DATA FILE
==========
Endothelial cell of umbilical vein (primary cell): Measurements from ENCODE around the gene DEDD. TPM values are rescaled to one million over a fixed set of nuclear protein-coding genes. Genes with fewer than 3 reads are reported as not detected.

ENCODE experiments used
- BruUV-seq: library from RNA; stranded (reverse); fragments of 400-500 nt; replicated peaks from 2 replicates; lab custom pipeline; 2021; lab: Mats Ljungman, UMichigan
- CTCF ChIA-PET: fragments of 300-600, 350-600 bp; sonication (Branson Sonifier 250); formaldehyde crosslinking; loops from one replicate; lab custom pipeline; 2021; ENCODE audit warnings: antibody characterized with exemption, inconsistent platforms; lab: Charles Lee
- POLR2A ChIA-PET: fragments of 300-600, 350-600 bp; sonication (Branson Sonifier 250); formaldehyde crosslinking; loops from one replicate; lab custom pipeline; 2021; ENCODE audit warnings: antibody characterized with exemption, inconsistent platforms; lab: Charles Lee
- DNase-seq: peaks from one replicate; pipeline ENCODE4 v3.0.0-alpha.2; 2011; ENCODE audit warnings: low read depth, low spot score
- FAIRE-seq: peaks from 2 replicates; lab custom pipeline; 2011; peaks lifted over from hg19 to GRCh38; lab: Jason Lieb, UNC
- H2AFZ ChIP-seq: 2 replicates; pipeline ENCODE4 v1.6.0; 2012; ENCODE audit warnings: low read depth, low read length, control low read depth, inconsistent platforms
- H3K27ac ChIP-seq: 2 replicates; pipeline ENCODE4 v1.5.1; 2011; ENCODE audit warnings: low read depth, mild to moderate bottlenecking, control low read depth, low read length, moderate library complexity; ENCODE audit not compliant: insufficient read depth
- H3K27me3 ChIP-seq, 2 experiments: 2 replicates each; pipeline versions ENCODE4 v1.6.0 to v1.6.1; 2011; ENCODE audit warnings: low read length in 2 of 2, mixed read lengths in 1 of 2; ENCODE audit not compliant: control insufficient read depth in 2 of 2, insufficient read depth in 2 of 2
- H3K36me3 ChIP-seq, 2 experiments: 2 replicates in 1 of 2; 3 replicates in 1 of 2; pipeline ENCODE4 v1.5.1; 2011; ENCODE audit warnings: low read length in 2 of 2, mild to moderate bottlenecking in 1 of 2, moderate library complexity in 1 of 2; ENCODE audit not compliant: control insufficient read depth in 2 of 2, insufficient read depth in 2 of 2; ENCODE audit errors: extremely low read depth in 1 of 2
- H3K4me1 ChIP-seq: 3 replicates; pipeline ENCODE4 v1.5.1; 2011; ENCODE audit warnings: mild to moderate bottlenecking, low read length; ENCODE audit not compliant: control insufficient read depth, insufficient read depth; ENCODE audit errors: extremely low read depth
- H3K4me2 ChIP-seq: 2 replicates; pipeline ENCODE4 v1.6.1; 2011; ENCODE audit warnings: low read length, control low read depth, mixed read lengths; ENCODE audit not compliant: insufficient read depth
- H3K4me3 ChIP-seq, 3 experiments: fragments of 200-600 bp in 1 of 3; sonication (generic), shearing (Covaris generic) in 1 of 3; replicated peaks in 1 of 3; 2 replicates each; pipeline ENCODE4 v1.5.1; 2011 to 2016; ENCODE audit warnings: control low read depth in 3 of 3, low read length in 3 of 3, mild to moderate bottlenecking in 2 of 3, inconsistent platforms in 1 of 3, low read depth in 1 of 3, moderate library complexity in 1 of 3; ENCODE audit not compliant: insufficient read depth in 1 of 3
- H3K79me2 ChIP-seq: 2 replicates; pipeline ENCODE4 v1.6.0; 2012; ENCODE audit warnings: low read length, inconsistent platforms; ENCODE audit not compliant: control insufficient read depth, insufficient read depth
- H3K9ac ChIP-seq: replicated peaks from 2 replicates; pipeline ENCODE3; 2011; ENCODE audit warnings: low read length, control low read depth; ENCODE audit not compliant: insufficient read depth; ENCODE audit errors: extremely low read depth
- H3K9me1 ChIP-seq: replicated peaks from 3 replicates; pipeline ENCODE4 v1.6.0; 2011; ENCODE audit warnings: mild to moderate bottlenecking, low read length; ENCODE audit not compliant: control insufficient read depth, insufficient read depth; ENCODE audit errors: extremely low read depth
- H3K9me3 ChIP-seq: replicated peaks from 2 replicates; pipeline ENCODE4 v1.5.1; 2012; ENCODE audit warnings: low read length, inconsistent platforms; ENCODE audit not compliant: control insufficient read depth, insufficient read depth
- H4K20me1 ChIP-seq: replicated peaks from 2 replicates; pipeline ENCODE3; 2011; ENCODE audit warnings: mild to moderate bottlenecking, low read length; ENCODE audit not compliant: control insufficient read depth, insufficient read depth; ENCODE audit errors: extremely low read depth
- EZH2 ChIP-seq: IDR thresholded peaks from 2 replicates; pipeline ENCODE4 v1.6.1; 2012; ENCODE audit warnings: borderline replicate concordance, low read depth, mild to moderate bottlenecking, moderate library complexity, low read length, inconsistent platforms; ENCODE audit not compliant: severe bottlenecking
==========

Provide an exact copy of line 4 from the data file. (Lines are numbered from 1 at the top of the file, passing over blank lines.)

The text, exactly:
- CTCF ChIA-PET: fragments of 300-600, 350-600 bp; sonication (Branson Sonifier 250); formaldehyde crosslinking; loops from one replicate; lab custom pipeline; 2021; ENCODE audit warnings: antibody characterized with exemption, inconsistent platforms; lab: Charles Lee